Researchers in Germany have tested a new form of high-speed data transfer that could boost connection speeds by five times or more. Laser light is still the carrier of information in this prototype technology, but the zeroes and ones are encoded according to the oscillating polarization in the light beam rather than its intensity.
The new technology also works at room temperatures and consumes less power than the intensity method—in which “1” would be represented by a bright laser burst and “0” is either a dim burst or no laser pulse at all.
Transmitting data via laser polarization, by contrast, would instead involve encoding a “1” as a burst of circularly polarized light whose corkscrew turns to the left, while a “0” would be a burst of circular polarization corkscrewing to the right.
The laser polarization method, if it can scale beyond the lab bench, would provide potentially welcome relief to data centers and server farms, whose high-speed interconnects produce substantial waste heat that requires additional cooling.
By the researchers’ calculations, the polarization-based data transfer method can hit 240 gigabits per second but still generate only about 7 percent as much heat as a traditional connection running at 25 gigabits per second.
“Normally, you make the throughput faster by pumping the laser harder, which automatically means you consume a lot of power and produce a lot of heat,” says Nils Gerhardt, chair of photonics and terahertz technology at Ruhr-University Bochum in Germany. “Which is actually a big problem for today’s server farms. But the bandwidth in our concept does not depend on the power consumption. We have the same bandwidth even [at] low currents.”
Gerhardt’s group, which published its work this month in the journal Nature (after posting an earlier draft to the preprint server arXiv), has so far only developed a proof-of-concept system in their lab. The current technology has a long backstory, too. Since 1997, researchers have been studying the connection between electron spin in certain semiconductor lasers and the polarization of its laser light.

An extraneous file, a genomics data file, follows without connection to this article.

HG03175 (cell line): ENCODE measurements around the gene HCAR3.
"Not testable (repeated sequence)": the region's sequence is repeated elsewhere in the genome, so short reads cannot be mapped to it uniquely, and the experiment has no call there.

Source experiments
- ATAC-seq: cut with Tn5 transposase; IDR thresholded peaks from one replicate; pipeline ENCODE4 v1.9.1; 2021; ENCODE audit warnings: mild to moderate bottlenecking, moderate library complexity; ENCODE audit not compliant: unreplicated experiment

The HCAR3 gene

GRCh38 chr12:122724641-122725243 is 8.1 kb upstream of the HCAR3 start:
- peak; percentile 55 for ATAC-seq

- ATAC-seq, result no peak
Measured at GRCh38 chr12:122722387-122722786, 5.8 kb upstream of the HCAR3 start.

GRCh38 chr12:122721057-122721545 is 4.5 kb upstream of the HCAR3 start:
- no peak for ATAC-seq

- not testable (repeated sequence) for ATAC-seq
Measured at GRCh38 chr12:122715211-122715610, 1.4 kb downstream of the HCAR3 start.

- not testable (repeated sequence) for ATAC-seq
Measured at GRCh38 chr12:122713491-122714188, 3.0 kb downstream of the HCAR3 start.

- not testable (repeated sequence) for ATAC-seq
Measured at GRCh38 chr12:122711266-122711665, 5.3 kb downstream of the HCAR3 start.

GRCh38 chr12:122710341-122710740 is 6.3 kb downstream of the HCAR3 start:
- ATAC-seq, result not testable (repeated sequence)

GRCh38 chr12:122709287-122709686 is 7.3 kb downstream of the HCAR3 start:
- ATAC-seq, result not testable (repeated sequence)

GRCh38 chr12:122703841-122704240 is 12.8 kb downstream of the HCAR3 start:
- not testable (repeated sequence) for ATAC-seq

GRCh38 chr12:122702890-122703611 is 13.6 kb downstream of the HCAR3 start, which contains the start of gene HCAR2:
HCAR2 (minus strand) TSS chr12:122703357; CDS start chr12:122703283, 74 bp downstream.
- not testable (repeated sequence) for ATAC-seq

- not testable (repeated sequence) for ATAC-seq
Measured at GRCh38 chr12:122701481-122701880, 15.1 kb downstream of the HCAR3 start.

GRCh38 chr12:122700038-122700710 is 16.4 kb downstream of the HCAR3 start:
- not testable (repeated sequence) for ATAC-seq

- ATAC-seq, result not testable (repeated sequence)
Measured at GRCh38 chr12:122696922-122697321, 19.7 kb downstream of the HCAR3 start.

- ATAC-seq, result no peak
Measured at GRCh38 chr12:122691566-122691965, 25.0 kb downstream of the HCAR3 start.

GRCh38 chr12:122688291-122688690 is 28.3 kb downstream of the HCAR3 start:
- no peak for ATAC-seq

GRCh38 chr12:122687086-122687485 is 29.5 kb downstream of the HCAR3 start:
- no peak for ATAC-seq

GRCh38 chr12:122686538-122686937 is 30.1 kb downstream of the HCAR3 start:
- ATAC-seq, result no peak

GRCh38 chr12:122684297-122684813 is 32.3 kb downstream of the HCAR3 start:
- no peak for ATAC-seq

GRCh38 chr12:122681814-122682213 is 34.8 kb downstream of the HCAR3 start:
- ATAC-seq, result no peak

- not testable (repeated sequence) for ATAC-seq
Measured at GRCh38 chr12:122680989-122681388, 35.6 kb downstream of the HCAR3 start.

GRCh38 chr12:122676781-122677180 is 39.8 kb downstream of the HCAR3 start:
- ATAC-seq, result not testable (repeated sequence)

Yet, only in the past few years have the technologies converged to deliver data transfer speeds in excess of the fastest speeds provided by an intensity-based laser.
In 2016, for instance, Gerhardt’s group published findings from an earlier version of their technology that achieved 44-GHz polarization modulation—potentially translating into data transfer speeds of 44 gigabits per second. This is in the neighborhood of the known speed limit of current-generation light intensity technologies (estimated to be between 40 and 50 gigabits per second).
On the other hand, don’t write off the traditional methods just yet. There may be other ways for light-intensity-based data transmissions to compete in the hundreds-of-gigabits-per-second realm. But as Gerhardt and coauthors point out, even exotic technologies like “mode-locked semiconductor laser diodes” and “quantum cascade lasers” haven’t yet proved intensity-based laser data transfer much above the 100-gigabit threshold.
By contrast, Gerhardt’s group estimates that 240 gigabits per second may only be a stair step to still even higher data transfer speeds. For instance, their paper discusses gallium-arsenide-based semiconductor lasers that could theoretically achieve polarization data transfer speeds in excess of 500 gigabits per second.
Of course, proving that this technology could actually work in the real world and not just in the lab is an important next step.
“Every new server farm placed by Google or Facebook or Amazon needs to have higher bandwidth with less energy consumption,” Gerhardt says. “And in particular, the speed of the interconnect is a limiting factor right now.”
The technology Gerhardt’s group is testing, he says, would be more suitable for interconnecting nodes in a data center or server farm than, say, acting as an Internet backbone—which requires more time-tested technologies that can reliably run at high volumes.
As it is, they’re still trying to figure out how to modulate circular polarization back and forth at high rates with high reliability and repeatability. (At the moment, they achieve some of their clever high-speed polarization modulation by physically bending the circuit board without breaking it. Which is more of a wonky lab trick than a manufacturing technique for mission-critical hardware in a data center.)
“Right now, this is a concept,” Gerhardt says. “We still have a lot of research before we can make a device that you can buy off the shelf. Many challenges to go.”
Margo Anderson is the news manager at IEEE Spectrum. She has a bachelor’s degree in physics and a master’s degree in astrophysics.